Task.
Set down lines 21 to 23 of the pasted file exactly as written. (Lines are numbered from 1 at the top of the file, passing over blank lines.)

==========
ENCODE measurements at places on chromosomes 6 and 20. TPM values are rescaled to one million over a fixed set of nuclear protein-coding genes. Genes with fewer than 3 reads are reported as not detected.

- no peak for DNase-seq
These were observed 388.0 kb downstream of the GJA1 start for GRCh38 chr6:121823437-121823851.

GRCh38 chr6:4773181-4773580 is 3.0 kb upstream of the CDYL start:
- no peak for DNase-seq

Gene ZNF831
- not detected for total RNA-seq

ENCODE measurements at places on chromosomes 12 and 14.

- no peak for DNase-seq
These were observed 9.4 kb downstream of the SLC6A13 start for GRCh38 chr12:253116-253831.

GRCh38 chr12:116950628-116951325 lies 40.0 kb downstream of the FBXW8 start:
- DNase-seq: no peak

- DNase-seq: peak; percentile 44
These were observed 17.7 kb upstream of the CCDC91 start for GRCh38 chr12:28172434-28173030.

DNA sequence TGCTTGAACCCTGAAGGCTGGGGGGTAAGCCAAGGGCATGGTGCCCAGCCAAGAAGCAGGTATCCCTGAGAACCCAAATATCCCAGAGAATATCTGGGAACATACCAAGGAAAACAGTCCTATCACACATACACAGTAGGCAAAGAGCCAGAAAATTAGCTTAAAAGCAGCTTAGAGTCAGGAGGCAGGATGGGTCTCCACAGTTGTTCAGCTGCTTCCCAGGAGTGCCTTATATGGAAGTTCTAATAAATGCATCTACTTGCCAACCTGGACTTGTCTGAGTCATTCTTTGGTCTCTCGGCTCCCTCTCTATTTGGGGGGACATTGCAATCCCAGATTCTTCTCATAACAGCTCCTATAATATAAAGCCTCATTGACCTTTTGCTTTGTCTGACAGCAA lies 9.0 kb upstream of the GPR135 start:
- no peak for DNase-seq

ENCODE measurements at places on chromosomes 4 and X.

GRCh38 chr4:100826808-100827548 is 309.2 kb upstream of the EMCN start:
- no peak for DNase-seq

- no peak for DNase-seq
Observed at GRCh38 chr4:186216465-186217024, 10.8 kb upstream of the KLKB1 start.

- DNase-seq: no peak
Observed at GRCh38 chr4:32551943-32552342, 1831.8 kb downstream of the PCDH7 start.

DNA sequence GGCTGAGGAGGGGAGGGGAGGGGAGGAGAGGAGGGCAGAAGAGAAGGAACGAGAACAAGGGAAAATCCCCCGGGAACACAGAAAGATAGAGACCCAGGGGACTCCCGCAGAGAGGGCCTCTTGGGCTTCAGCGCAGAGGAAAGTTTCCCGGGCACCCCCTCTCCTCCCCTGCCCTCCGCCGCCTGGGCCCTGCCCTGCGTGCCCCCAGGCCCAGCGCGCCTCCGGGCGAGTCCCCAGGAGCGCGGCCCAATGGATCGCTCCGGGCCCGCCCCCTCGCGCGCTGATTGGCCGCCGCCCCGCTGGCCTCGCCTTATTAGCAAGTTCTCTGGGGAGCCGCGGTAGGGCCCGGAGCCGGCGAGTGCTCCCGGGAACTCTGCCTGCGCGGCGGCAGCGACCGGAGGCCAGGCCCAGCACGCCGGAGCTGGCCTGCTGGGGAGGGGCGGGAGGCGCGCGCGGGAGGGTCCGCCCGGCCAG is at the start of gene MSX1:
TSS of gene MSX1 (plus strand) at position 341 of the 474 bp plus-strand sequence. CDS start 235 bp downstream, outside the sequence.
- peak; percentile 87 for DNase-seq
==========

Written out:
Observed at GRCh38 chr4:186216465-186217024, 10.8 kb upstream of the KLKB1 start.

- DNase-seq: no peak
Observed at GRCh38 chr4:32551943-32552342, 1831.8 kb downstream of the PCDH7 start.